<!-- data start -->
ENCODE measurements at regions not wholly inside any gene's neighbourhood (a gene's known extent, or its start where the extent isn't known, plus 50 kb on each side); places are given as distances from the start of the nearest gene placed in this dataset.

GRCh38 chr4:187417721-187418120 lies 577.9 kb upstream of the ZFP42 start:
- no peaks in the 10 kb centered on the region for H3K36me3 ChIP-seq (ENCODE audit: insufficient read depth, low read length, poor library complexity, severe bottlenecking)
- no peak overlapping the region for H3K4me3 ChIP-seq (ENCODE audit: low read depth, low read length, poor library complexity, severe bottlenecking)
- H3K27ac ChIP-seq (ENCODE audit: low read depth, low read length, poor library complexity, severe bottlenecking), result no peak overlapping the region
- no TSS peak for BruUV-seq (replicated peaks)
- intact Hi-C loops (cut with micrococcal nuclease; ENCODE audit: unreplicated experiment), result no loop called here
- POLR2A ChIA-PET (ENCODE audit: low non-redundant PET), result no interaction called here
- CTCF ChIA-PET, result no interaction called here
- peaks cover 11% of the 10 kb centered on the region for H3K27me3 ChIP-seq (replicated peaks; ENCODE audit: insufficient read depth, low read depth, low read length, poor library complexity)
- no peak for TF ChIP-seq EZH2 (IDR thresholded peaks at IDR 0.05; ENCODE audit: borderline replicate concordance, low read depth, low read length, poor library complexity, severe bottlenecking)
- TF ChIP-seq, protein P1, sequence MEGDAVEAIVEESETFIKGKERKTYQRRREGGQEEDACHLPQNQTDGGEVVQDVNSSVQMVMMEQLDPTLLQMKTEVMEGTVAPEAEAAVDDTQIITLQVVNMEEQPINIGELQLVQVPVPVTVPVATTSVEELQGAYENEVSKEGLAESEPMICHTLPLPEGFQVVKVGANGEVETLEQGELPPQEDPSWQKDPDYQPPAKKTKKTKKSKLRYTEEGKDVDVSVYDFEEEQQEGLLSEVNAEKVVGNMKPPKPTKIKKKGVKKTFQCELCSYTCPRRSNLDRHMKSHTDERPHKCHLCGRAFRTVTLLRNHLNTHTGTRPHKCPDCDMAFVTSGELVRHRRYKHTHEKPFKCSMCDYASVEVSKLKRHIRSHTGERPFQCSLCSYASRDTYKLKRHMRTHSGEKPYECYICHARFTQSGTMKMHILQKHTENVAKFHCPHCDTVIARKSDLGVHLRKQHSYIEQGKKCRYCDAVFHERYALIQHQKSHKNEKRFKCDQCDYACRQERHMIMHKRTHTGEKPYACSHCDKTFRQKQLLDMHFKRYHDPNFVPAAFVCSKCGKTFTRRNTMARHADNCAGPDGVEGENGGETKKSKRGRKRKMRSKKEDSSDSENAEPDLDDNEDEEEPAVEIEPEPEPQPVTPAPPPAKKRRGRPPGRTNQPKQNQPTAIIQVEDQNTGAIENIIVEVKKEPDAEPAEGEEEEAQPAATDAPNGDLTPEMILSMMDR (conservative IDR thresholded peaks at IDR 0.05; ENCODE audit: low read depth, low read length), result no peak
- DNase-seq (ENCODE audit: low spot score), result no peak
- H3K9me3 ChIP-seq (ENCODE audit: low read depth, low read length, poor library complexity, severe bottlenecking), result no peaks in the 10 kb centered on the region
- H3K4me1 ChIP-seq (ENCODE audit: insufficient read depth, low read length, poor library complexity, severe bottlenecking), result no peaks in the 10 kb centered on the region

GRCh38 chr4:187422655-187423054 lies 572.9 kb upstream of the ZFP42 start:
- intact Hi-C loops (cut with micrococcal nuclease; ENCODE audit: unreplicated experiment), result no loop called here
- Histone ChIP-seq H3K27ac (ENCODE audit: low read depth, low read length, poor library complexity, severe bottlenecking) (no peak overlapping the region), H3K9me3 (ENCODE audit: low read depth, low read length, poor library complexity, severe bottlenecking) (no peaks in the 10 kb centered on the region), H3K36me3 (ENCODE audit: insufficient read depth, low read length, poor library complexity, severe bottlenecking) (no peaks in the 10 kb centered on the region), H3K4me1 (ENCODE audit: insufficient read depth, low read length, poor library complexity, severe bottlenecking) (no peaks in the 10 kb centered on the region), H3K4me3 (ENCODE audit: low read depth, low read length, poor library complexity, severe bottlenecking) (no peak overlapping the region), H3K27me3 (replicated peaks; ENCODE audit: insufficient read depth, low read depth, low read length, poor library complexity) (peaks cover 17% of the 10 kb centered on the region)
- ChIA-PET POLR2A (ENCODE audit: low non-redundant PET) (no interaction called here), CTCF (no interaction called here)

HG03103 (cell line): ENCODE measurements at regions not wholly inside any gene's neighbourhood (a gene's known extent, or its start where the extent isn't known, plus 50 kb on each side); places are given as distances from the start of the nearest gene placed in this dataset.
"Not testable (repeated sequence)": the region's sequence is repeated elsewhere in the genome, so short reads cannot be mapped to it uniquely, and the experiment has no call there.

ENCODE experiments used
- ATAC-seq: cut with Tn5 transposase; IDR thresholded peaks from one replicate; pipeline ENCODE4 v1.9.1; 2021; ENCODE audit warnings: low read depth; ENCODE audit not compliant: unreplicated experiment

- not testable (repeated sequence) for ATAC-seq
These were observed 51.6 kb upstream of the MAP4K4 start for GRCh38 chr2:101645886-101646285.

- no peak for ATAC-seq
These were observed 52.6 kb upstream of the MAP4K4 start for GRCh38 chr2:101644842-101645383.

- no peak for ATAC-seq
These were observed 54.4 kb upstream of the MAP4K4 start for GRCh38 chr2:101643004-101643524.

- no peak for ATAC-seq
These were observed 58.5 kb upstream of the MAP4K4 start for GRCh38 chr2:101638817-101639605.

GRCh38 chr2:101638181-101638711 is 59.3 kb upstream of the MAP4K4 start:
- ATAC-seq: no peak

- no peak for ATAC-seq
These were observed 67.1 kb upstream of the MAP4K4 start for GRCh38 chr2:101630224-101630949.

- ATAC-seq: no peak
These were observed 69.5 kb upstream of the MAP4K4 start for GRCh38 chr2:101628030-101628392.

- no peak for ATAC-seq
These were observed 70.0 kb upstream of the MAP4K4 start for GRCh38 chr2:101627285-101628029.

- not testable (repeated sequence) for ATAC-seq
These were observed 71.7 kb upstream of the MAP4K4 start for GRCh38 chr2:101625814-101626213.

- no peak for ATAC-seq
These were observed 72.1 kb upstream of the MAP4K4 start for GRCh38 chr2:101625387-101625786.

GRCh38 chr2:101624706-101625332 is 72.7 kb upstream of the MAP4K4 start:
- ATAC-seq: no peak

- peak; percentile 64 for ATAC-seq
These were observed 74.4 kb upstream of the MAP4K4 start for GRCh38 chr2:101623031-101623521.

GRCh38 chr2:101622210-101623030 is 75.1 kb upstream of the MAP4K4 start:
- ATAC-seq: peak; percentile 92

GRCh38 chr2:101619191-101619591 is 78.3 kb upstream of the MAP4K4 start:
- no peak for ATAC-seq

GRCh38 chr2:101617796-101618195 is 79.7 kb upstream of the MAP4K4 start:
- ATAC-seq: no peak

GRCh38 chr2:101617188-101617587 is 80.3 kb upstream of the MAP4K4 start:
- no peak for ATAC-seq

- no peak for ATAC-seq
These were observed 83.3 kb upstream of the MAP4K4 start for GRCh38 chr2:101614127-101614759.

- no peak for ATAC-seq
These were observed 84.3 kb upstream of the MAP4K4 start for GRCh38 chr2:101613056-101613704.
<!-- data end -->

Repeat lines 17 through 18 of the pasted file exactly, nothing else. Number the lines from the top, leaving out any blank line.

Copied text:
- intact Hi-C loops (cut with micrococcal nuclease; ENCODE audit: unreplicated experiment), result no loop called here
- Histone ChIP-seq H3K27ac (ENCODE audit: low read depth, low read length, poor library complexity, severe bottlenecking) (no peak overlapping the region), H3K9me3 (ENCODE audit: low read depth, low read length, poor library complexity, severe bottlenecking) (no peaks in the 10 kb centered on the region), H3K36me3 (ENCODE audit: insufficient read depth, low read length, poor library complexity, severe bottlenecking) (no peaks in the 10 kb centered on the region), H3K4me1 (ENCODE audit: insufficient read depth, low read length, poor library complexity, severe bottlenecking) (no peaks in the 10 kb centered on the region), H3K4me3 (ENCODE audit: low read depth, low read length, poor library complexity, severe bottlenecking) (no peak overlapping the region), H3K27me3 (replicated peaks; ENCODE audit: insufficient read depth, low read depth, low read length, poor library complexity) (peaks cover 17% of the 10 kb centered on the region)